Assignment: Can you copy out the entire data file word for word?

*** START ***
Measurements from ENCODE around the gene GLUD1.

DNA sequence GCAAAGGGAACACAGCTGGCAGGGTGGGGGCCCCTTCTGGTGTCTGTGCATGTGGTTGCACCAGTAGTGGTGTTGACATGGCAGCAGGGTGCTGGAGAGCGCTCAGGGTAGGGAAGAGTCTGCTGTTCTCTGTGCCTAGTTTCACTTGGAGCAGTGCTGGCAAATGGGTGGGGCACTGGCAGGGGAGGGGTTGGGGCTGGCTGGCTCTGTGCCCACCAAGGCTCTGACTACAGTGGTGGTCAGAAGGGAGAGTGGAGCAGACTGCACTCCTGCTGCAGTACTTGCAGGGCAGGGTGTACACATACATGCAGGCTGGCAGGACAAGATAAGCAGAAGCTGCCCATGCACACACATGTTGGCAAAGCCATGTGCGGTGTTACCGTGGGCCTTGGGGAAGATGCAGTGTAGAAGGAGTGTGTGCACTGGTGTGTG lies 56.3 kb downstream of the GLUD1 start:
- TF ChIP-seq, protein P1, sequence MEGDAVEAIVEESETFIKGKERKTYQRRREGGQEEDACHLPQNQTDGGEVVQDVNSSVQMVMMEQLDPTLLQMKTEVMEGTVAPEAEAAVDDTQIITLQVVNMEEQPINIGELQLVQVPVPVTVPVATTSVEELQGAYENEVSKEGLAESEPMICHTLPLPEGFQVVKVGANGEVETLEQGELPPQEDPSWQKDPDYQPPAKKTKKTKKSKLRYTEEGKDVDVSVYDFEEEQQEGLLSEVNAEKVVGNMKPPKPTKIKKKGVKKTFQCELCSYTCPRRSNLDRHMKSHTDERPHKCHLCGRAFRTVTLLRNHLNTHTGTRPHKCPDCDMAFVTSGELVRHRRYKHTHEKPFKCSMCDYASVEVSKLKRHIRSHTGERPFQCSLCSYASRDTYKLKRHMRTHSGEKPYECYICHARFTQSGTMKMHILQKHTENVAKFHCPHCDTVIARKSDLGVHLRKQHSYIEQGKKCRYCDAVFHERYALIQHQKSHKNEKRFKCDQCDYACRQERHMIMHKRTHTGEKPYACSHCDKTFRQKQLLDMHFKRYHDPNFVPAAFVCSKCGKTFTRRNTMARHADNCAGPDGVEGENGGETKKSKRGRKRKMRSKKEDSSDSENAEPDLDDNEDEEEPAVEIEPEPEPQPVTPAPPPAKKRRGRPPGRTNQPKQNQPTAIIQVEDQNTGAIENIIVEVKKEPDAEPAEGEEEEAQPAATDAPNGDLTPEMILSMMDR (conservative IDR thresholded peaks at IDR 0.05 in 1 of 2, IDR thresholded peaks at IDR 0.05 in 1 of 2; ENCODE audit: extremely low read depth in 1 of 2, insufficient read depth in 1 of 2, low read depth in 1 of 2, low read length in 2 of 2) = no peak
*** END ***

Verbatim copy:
Measurements from ENCODE around the gene GLUD1.

DNA sequence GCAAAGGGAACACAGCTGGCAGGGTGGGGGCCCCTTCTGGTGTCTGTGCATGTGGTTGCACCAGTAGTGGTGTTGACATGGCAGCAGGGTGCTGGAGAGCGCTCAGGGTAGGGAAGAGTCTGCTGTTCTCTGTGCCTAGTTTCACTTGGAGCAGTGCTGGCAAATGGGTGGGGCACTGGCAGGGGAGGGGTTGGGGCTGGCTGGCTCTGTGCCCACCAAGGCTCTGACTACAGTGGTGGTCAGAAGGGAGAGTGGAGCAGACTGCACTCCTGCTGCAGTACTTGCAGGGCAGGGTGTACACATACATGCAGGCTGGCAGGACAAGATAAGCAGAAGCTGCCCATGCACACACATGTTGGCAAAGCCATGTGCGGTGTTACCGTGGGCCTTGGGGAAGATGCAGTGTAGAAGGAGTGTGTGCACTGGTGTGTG lies 56.3 kb downstream of the GLUD1 start:
- TF ChIP-seq, protein P1, sequence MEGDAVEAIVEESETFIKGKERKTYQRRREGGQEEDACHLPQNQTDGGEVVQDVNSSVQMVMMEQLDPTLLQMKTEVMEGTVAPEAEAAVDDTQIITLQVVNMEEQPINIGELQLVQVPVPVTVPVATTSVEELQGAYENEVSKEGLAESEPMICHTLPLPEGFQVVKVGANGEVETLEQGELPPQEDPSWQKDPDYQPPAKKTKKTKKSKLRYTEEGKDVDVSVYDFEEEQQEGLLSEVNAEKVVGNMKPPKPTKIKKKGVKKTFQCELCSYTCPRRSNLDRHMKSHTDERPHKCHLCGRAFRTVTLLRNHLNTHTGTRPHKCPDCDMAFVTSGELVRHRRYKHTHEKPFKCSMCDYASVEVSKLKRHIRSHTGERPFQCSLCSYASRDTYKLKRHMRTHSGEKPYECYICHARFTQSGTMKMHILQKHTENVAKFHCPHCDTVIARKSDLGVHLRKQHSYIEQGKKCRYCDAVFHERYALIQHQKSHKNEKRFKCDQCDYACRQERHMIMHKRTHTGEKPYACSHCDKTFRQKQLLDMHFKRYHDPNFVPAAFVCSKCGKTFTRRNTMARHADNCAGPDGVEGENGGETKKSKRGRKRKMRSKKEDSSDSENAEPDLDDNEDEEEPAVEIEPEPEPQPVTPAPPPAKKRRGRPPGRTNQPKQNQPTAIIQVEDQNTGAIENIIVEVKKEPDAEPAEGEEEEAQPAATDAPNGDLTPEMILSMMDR (conservative IDR thresholded peaks at IDR 0.05 in 1 of 2, IDR thresholded peaks at IDR 0.05 in 1 of 2; ENCODE audit: extremely low read depth in 1 of 2, insufficient read depth in 1 of 2, low read depth in 1 of 2, low read length in 2 of 2) = no peak